What’s a API?

An API is an application programming interface. It is a set of rules that allow programs to talk to each other. The developer creates the API on the server and allows the client to talk to it.

The Anatomy Of A Request

  1. Endpoint
  2. Method
  3. Headers
  4. Body (Data)

Endpoint Consensus

Consider the following endpoints:

  • /user/id/user1
  • /user/?id=user1

API Versioning

API changes are inevitable, but endpoint URLs should never be invalidated when they’re being used internally and/or by third-party applications.


The Joke API shown above is open: any system can fetch a joke without authorization. This is not viable for APIs which access private data or permit update and delete requests.

  1. API keys. A third-party application is granted permission to use an API by issuing a key which may have specific rights or be restricted to a particular domain. The key is passed in every request in the HTTP header or on the querystring.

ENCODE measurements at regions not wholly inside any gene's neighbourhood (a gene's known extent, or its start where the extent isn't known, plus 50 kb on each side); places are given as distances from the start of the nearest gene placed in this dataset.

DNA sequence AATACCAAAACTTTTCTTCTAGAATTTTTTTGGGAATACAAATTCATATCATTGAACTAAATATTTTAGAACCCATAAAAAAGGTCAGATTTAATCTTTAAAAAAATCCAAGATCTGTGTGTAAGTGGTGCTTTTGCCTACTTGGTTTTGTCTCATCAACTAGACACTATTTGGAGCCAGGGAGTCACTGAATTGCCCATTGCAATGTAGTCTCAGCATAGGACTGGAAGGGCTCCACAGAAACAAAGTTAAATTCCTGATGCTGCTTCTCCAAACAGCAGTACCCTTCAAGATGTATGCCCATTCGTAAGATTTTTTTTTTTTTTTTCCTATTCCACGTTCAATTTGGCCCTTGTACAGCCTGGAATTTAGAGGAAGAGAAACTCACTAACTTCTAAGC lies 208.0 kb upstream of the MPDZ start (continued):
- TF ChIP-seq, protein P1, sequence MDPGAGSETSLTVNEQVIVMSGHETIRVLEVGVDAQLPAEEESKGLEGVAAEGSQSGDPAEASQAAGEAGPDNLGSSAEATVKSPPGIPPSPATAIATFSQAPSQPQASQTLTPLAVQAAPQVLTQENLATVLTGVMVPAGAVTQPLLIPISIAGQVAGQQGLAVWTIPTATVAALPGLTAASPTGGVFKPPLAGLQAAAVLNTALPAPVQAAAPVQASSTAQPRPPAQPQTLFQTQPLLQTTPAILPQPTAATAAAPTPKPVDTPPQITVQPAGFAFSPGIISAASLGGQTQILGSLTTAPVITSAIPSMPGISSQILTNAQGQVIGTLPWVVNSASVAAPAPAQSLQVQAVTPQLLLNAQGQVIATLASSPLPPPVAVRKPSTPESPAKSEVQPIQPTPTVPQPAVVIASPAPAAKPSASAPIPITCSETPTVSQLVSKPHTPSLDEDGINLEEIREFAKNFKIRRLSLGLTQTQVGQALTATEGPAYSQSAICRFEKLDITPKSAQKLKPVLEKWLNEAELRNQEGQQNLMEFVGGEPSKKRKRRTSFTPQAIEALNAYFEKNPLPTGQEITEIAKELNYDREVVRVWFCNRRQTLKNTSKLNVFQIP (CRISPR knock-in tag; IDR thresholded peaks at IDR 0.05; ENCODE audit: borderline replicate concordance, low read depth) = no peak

2. OAuth. A token is obtained before any request can be made by sending a client ID and possibly a client secret to an OAuth server. The OAuth token is then sent with each API request until it expires.
  3. JSON Web Tokens (JWT). Digitally-signed authentication tokens are securely transmitted in both the request and response header.

Chamod Shehanka a FullStack Developer at Platformer and Writer at Noteworthy, Platformer and The Java Report